The Blob’s movement and morphology also strongly resemble that of a slime mold. Amoeboid, it branches out into many finger-like pseudopods in search of food, flowing towards its prey. The video below is of an earthbound plasmodial slime mold, Physarum polycephalum. It has been colored to better resemble The Blob (which ranges from blood red to blue) but earthly slime molds can be a variety of bright colors. Notice how the cytoplasm streams in one direction and then another in a rhythmic tide. This resembles The Blob’s irregular invasion and retreat in the movies, absorbing characters and disappearing from the scene, causing the plot to lay stagnant.

Quicktime 5+ movie


Time lapse video of a plasmodium of Physarum polycephalum by Kent Loeffler. We tinted the normally yellow plasmodium blue for a sci fi effect! This plasmodium rampaged around a petri dish for 10 days, engulfing oat flakes.

Have I convinced you that my slime mold theory of The Blob is more compelling than Dr. Meddow’s bacteria-virus hypothesis? In addition to being microscopic, bacteria have cell walls, are not motile on dry land, and do not move in a branched manner. Having a virus around would probably kill the bacteria, not mutate them into a monster, even in outer space. It’s far more likely that a slime mold climbed into Dr. Meddow’s experiment due to his shoddy sterile technique, ate the bacteria inside, and acquired a mutation that allowed it to grow larger than a tank and eat people. Many homeowners and gardeners have already made the connection between The Blob and slime molds, complaining about blob-like creatures invading their lawns. They should be thankful these slime molds are content to feed in their lawns, and not crawl inside for tastier prey.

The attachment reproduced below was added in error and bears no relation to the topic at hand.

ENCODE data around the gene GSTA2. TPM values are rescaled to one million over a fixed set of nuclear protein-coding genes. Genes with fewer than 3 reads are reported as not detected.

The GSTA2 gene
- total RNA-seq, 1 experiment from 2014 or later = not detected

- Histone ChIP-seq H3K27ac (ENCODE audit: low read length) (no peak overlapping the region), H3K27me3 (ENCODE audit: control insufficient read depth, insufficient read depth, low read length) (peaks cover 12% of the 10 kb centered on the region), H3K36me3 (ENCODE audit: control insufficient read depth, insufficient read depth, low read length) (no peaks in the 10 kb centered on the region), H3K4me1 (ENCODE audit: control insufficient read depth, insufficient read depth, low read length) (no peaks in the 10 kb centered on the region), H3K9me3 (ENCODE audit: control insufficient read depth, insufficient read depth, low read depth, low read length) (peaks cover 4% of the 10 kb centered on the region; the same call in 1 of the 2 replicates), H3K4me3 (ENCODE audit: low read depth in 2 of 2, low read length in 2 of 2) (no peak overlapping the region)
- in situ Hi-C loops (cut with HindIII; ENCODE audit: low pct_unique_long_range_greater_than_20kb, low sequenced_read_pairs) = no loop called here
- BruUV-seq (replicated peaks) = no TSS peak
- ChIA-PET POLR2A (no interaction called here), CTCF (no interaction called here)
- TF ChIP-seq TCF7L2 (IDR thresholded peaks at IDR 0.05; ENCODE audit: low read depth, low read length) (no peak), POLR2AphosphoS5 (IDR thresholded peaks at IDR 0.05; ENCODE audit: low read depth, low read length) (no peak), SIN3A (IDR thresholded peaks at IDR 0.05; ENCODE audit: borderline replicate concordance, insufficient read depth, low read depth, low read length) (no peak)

The Blob devours a football player.
The Blob in action in the 1988 remake The Blob.

Lyrics to the theme from the 1958 The Blob:
“Beware of The Blob!
It creeps, and leaps, and glides and slides,
Across the floor, right through the door
And all around the wall.
A splotch, a blotch,
Be careful of The Blob!”

Sources:

  1. The Blob Site, http://theblobsite.filmbuffonline.com/index.htm. Accessed 10-22-07.
  2. Macbride, T. H. and Martin, G. W. The Myxomycetes. (New York, The Macmillan Co.) 1934.

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About

Most people don't pay much attention to fungi, which include things like mushrooms, molds, yeasts, and mildews. Here at Cornell we think they're pretty fascinating. In fact, even the most disgusting foot diseases and moldy strawberries are dear to our hearts. We'd like to talk to you about fungi, so that like us, you too can tell gross stories at the dinner table. Afterwards, maybe you'll notice some things you would have overlooked before, and we think this could be good for the planet.

Kathie T. Hodge, Editor

Beneath Notice, our book of borescopic mycology.